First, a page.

'Some clubs don't want to be promoted' - Hussein Mohammed decries poor state of Kenyan football

'Some clubs don't want to be promoted' - Hussein Mohammed decries poor state of Kenyan football

Joel Omotto 13:14 - 27.06.2024

The FKF presidential hopeful is worried about the sorry state of Kenyan football which he feels is capable of generating a lot of revenue with the right structures in place.

Football Kenya Federation (FKF) presidential hopeful Hussein Mohammed has claimed that the financial woes facing Kenyan clubs has some fearing promotion.

Mohammed, a harsh critic of the current FKF regime, has decried the sorry state of clubs in the country as they struggle to honour matches amid a lot of financial challenges and he believes the situation is worse in the lower leagues than in the top flight.

“It’s a shame that eight years down the road you have clubs still struggling. Some clubs don’t even want to be promoted. They cannot afford to play in the NSL or Division Two,” said Mohammed.

“They have no interest in getting promoted to the upper leagues because they cannot afford it. Football has turned the people who love the sport into beggars.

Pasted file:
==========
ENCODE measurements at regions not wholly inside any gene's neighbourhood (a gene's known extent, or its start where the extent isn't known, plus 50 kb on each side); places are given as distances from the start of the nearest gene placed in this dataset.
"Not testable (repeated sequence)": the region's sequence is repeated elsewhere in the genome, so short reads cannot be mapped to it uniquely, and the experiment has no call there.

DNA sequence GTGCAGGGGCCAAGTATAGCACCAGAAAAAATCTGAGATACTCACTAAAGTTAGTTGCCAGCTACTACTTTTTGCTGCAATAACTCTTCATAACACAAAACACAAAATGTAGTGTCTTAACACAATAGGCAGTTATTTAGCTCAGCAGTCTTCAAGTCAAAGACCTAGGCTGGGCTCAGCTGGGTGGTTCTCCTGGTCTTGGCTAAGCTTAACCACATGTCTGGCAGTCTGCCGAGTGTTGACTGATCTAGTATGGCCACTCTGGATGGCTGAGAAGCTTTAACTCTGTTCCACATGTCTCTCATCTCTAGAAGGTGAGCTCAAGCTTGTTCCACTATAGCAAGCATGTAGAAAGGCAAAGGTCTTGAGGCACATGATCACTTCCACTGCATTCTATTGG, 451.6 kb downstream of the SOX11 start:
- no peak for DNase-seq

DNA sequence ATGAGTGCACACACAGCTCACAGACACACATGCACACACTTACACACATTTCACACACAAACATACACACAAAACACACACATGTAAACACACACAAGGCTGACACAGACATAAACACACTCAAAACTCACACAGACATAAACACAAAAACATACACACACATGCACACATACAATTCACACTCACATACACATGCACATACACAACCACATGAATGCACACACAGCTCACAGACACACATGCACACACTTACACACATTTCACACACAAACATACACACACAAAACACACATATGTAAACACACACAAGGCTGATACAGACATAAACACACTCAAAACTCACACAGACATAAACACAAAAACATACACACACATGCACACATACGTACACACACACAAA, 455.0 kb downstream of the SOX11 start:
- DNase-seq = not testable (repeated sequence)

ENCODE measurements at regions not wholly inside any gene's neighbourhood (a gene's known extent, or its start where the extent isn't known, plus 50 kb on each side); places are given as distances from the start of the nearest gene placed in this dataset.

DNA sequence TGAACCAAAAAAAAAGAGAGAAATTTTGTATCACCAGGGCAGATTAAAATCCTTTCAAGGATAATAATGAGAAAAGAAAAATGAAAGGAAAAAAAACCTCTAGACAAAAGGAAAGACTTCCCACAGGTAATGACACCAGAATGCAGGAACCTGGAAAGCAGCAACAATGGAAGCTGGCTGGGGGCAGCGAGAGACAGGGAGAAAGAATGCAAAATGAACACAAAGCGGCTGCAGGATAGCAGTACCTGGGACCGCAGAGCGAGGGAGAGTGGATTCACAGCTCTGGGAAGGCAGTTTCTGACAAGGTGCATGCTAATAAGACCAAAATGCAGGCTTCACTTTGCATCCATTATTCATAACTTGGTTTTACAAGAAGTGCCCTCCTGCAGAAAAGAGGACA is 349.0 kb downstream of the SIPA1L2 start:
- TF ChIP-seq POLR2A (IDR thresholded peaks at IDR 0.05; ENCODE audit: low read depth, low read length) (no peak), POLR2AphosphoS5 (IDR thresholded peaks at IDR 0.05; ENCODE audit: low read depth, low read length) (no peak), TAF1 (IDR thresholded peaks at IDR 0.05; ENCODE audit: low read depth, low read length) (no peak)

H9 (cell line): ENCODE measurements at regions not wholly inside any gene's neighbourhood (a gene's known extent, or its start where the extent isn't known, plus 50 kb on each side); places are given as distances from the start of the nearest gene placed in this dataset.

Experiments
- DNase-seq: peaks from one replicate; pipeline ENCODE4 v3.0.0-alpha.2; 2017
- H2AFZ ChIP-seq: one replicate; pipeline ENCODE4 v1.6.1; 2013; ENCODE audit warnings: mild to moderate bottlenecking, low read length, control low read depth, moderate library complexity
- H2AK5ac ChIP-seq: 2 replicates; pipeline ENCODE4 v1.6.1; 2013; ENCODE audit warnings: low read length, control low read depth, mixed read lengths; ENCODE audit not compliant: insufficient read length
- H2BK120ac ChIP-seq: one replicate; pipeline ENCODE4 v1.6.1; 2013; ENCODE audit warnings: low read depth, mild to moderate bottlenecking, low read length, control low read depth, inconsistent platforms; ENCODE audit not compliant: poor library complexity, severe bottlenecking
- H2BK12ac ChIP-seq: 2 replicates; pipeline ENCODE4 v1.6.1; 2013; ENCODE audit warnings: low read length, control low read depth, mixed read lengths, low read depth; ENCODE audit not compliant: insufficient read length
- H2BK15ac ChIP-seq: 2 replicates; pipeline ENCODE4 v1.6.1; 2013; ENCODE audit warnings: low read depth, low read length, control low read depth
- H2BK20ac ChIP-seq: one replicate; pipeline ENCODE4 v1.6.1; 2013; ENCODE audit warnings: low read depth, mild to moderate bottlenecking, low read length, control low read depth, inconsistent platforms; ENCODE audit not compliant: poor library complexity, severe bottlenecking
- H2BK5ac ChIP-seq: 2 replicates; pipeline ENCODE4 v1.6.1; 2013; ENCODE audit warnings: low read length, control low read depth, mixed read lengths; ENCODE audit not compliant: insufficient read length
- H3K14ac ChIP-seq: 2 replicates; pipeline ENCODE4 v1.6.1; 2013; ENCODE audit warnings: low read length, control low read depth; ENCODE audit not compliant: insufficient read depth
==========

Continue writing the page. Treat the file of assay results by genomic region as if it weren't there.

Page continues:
“That must change but only if we have the right people in the right positions in the administration of this sport.”

Mohammed says sponsors have distanced themselves from Kenyan football due to lack of accountability, arrogance, and a lack of decorum, particularly in handling sponsorships and their resources but believes it is possible for clubs to make profits from the game.

“I firmly believe it is possible for Premier League teams to generate at least Ksh50 million in profit each season. Achieving this requires strategic thinking, improving infrastructure to attract and retain fans, and implementing systemic changes to demonstrate to sponsors that our game is a worthy investment for their hard-earned money,” he said through a statement early this week.

“Some argue that developing infrastructure is solely the government's responsibility and therefore wash their hands of the matter. This is not productive thinking. This is our game. It is a game of partnership, teamwork, and leadership.”

Kenyan clubs have been living from hand to mouth for decades with little or non-existence sponsorships, lack of broadcast partners and low interest from fans contributing to the problems.

However, there have been efforts to woe sponsors back especially with the return of Premier League matches on TV but the financial challenges are still massive from the top flight down to the lower leagues.